As his father once famously said, “You make your own reality. And once you’ve done it, apparently, everyone’s of the opinion it was all so f—ing obvious.”

With that in mind, Kendall sets about stacking the deck in his favour. Using Logan’s “dying wish” as leverage, he convinces Stewie and Sandi that they should back him at the meeting before going to work on Shiv and Roman.

They’re a harder sell, but Kendall is on a roll, and he knows how to hit the right beats and make them bend. “All I am suggesting is that I swing it for us,” he says in full salesmen mode.

The conversation quickly develops into a two-man show, Kendall and Roman doubling up to pitch themselves as a leadership duo. Kendall cites the piece of paper as his ticket, while Roman believes that as COO, he helps sweeten the deal.

Despite their one-in-all-in approach, there is no room for Shiv because it will make them look flaky. “Two is cool, but three is wonky,” explains Kendall.

Shiv reluctantly agrees on the condition she is “on the inside” before tapping into their grief as a kind of pinky promise that they’re on the same team: “This is a Dad promise, on yesterday.”

Even by Succession standards, this is a rollover of dizzying speed, and in the moments after Roman and Kendall are approved, there is a realisation from Shiv that a mistake has been made. You don’t have to be an expert in symbolism to clock what it means when she takes a tumble down the stairs following the board meeting.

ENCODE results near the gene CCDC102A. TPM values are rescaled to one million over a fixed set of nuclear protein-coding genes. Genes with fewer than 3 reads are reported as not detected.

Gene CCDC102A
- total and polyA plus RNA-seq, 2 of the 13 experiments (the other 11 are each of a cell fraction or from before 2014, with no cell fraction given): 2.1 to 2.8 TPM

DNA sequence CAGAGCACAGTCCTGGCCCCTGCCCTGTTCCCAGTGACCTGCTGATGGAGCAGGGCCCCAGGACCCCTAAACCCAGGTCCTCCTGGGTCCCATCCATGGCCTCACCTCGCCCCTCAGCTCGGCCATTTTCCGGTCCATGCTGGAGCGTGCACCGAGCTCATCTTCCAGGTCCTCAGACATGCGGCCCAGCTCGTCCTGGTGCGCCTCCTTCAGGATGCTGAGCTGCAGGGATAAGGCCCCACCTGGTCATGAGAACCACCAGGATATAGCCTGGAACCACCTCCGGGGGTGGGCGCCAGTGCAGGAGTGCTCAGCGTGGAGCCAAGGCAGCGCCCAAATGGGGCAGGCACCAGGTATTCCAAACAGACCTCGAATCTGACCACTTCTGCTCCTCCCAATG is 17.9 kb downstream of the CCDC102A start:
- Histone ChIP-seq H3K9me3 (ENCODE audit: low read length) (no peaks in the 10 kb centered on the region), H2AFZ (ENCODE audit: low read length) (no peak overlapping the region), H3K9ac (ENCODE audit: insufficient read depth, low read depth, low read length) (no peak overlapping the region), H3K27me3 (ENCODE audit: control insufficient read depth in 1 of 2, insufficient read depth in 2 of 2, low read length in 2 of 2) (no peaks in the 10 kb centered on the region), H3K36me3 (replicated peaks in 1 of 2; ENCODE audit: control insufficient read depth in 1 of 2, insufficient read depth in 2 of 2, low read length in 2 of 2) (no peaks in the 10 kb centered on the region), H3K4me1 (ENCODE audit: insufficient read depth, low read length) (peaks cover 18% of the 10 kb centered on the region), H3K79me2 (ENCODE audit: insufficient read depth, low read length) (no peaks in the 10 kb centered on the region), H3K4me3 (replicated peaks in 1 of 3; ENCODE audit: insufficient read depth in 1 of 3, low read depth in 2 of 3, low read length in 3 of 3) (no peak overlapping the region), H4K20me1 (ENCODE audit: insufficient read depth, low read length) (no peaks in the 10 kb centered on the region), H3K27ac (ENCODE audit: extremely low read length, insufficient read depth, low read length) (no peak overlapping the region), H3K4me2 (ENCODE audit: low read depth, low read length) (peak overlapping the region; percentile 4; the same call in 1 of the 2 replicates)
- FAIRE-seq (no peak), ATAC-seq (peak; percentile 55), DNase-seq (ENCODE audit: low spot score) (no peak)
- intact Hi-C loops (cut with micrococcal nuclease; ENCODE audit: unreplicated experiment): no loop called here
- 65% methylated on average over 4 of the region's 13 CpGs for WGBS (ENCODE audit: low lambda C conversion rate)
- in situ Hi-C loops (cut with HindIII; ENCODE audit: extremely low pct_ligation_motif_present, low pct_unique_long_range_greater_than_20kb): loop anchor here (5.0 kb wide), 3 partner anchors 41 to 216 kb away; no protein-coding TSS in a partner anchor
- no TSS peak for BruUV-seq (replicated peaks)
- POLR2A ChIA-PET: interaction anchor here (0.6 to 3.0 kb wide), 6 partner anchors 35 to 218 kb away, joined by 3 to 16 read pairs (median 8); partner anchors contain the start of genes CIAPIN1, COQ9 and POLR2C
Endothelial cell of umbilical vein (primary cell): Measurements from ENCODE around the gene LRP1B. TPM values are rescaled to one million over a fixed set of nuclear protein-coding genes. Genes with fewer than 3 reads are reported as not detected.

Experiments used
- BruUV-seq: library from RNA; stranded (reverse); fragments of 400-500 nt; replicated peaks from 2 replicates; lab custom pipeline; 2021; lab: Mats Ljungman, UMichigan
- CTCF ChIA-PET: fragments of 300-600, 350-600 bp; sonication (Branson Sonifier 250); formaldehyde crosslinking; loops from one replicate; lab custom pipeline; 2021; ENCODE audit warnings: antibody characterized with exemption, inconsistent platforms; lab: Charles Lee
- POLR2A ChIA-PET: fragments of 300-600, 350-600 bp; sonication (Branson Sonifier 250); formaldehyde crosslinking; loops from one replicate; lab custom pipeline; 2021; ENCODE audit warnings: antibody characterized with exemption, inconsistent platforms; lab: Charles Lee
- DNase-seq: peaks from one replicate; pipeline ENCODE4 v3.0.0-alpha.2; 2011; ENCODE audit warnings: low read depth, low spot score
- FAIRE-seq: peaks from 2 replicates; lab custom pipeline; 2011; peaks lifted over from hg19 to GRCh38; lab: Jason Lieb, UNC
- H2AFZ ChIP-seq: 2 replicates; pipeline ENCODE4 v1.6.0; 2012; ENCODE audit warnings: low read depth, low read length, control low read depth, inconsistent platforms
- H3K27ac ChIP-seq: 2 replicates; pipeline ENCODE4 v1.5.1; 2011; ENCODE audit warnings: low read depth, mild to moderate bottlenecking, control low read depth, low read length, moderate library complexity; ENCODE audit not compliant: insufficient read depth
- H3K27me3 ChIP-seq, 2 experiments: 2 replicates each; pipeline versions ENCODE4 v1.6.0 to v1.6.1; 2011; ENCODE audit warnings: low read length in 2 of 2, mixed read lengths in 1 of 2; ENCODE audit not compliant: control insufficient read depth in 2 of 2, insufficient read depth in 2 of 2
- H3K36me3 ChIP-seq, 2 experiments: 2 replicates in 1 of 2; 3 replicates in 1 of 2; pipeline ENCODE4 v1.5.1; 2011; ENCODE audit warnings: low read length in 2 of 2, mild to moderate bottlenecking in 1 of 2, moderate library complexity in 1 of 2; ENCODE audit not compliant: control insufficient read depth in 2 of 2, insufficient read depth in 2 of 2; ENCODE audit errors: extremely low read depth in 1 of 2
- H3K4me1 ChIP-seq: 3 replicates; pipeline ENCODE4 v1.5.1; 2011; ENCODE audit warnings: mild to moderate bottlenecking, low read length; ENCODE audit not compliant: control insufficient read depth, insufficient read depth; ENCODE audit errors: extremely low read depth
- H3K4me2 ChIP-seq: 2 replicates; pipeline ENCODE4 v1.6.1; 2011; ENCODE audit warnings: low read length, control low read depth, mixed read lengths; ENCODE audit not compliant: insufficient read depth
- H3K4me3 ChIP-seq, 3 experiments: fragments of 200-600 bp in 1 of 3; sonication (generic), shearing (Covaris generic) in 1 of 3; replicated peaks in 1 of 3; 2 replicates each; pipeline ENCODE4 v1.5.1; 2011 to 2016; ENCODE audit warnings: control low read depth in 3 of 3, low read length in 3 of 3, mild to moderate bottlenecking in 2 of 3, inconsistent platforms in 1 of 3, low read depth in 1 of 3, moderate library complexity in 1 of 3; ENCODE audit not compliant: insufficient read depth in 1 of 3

For someone who thrives on being in control, Shiv’s world is crumbling: her father is gone, her marriage is over, there’s a baby on the way, and she’s on the outer.

As it turns out, she was right to worry about Kendall because it takes him two minutes to backflip on the sibling’s “Dad promise” and go rogue.

The episode ends with Roman and Kendall receiving a backroom pitch from Hugo and Karolina: to help boost confidence in the new-look leadership team, they can trash Logan’s reputation, air his dirtiest laundry and paint him as an incompetent figurehead.

It’s time to bury Bad Dad once and for all. Kendall tells Hugo to go ahead and trash Logan’s reputation in the press.Credit: HBO/Binge

“We could go as far as you like,” offers Hugo. “We could go to Connor’s mum, the physical and verbal abuse, the Kerry situation.”

Considering Logan’s body isn’t even cold yet, both brothers shut down “Operation S–t on Dad”, but there’s a sparkle in Kendall’s eye. Moments later, he pulls out his phone and examines the photo of his underlined (or is it crossed out?) name on the document.

Privately he instructs Hugo to action the Bad Dad plan, but “softly, no prints.” It is calculating and cold, but ultimately, it is, as Kendall reminds us: “What Logan would do.”

Killers aren’t born. They’re made and raised.

Succession is dropping new episodes every Monday on Foxtel and Binge.